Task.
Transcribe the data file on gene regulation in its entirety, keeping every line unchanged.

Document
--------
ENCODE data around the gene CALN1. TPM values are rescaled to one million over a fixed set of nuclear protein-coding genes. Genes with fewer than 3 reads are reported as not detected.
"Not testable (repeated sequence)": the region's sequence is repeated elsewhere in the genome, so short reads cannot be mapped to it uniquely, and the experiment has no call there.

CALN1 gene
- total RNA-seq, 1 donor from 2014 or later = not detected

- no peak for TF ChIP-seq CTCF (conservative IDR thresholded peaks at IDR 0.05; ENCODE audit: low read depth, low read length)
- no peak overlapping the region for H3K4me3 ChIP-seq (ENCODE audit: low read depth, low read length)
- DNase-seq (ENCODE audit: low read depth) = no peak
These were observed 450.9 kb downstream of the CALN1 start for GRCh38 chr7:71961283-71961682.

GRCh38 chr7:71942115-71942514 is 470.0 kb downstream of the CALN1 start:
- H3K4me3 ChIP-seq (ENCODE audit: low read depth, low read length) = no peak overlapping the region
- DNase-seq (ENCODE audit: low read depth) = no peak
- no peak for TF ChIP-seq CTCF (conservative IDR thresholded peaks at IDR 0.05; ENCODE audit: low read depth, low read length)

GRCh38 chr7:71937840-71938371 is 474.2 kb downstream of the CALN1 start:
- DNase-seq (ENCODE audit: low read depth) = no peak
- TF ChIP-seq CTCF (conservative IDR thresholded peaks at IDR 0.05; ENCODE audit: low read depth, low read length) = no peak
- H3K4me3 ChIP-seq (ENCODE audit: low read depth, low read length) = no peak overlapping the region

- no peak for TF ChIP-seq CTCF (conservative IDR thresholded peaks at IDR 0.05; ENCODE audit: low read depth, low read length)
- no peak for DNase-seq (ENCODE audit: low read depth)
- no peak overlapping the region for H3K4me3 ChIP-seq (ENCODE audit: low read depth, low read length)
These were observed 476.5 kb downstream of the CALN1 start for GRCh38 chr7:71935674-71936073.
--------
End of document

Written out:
ENCODE data around the gene CALN1. TPM values are rescaled to one million over a fixed set of nuclear protein-coding genes. Genes with fewer than 3 reads are reported as not detected.
"Not testable (repeated sequence)": the region's sequence is repeated elsewhere in the genome, so short reads cannot be mapped to it uniquely, and the experiment has no call there.

CALN1 gene
- total RNA-seq, 1 donor from 2014 or later = not detected

- no peak for TF ChIP-seq CTCF (conservative IDR thresholded peaks at IDR 0.05; ENCODE audit: low read depth, low read length)
- no peak overlapping the region for H3K4me3 ChIP-seq (ENCODE audit: low read depth, low read length)
- DNase-seq (ENCODE audit: low read depth) = no peak
These were observed 450.9 kb downstream of the CALN1 start for GRCh38 chr7:71961283-71961682.

GRCh38 chr7:71942115-71942514 is 470.0 kb downstream of the CALN1 start:
- H3K4me3 ChIP-seq (ENCODE audit: low read depth, low read length) = no peak overlapping the region
- DNase-seq (ENCODE audit: low read depth) = no peak
- no peak for TF ChIP-seq CTCF (conservative IDR thresholded peaks at IDR 0.05; ENCODE audit: low read depth, low read length)

GRCh38 chr7:71937840-71938371 is 474.2 kb downstream of the CALN1 start:
- DNase-seq (ENCODE audit: low read depth) = no peak
- TF ChIP-seq CTCF (conservative IDR thresholded peaks at IDR 0.05; ENCODE audit: low read depth, low read length) = no peak
- H3K4me3 ChIP-seq (ENCODE audit: low read depth, low read length) = no peak overlapping the region

- no peak for TF ChIP-seq CTCF (conservative IDR thresholded peaks at IDR 0.05; ENCODE audit: low read depth, low read length)
- no peak for DNase-seq (ENCODE audit: low read depth)
- no peak overlapping the region for H3K4me3 ChIP-seq (ENCODE audit: low read depth, low read length)
These were observed 476.5 kb downstream of the CALN1 start for GRCh38 chr7:71935674-71936073.